Division III of the Federal Court of Appeals in Civil and Commercial Matters of the City of Buenos Aires confirmed that Federal Courts have jurisdiction to decide those cases involving activities that are carried out through the Internet.
In re “RPB S.A. v. Google de Argentina S.R.L. and other re/ habeas data”, Docket No. 3,332/15/CA1, RPB S.A. filed a habeas data action against Google of Argentina S.R.L. seeking the blocking or restriction to access by any means to websites, forums, or URL addresses that lead to different pages responding to the following phrases: “Baggio slug” and/or “look what is inside of a Baggio” and/or “a slug in Baggio juice”. The action was founded on section 43 of the Argentine Constitution and Personal Data Protection Law No. 25,326 which governs the habeas data action. This action is aimed at allowing an individual or legal entity to access his/her information stored in a database and request and obtain the correction, update and/or removal of false, inaccurate or outdated information.
The lawsuit was filed with the Federal District Court in Civil and Commercial No. 3 Court, which rejected the case and ruled that the National First Instance Justice on Commercial Matters has jurisdiction to hear the case.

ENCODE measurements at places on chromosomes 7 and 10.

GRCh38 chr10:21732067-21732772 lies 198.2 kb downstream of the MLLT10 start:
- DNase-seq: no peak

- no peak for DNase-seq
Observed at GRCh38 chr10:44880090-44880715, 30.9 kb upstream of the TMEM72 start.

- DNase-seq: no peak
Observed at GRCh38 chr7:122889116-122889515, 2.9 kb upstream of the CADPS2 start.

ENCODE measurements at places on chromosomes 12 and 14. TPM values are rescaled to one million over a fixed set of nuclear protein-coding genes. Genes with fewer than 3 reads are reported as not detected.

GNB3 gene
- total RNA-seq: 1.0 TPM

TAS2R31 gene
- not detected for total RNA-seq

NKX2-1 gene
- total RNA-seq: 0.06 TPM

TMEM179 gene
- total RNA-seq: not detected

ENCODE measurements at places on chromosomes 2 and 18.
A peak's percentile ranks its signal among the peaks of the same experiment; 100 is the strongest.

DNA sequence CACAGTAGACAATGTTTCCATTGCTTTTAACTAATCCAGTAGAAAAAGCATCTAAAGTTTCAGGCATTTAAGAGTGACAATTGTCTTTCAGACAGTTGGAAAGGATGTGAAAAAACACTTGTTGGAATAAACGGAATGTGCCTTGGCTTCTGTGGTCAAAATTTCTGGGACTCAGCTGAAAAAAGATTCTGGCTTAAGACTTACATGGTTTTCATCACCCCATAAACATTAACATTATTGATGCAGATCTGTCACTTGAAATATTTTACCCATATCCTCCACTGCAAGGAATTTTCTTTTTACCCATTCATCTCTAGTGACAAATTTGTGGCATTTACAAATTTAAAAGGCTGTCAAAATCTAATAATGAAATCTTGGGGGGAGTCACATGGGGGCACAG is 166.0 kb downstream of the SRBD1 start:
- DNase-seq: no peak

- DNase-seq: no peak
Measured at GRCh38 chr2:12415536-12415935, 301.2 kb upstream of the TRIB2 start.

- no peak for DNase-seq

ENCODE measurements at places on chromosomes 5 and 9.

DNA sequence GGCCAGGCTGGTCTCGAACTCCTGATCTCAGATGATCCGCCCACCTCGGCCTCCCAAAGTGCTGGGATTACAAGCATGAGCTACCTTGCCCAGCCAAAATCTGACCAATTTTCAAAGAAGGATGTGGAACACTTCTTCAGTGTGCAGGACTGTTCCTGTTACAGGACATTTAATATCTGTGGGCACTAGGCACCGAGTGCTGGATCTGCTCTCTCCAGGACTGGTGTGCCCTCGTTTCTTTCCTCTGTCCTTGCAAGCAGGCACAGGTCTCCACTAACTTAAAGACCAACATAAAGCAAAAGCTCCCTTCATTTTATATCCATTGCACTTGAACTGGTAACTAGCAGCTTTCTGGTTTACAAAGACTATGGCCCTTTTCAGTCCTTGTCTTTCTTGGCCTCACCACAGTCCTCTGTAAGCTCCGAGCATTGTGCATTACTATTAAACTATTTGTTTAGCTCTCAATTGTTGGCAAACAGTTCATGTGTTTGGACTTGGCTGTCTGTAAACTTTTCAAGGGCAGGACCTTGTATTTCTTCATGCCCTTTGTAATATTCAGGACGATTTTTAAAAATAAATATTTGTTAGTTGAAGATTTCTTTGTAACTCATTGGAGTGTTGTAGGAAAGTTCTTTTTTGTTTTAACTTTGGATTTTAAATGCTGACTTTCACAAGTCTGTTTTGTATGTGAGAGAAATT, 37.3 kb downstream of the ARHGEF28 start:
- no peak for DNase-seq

However, and in accordance with the Prosecutor’s opinion, the Court of Appeals in Civil and Commercial Matters reversed the district court decision and ordered the First Instance Court to resume the previously declined jurisdiction.
In its decision, the Court of Appeals cited its own precedents in previous cases on the subject that follows the Supreme Court of Justice case law, which provides that Federal Justice has jurisdiction over matters referred to activities that are conducted over the Internet –global communication means that allow interjurisdictional actions- (Division I, Docket No. 1.252/12; Division II, Docket No. 978/10; Division III, Docket No. 10.646/08). In that regard, the Supreme Court of Justice in re “Giménez Aubert, María Susana v. Yahoo de Argentina S.R.L. and other re/ precautionary measures” (Docket No. C.1190.XLII) and “Rondinone, Romina Inés v. Yahoo S.R.L. and other re/ precautionary measures”(Docket No. C.915.XLII), both dated February 27, 2007, highlighted that the main purpose of the claim was the protection of plaintiffs’ name and physical image, which are related to the publication, use, promotion and commercialization of activities conducted through the Internet, a circumstance that allows supporting the federal jurisdiction in the case.
Thus, the Federal Court of Appeals upheld this position deciding that the cases concerning activities that are conducted through the Internet are under the scope of the federal jurisdiction.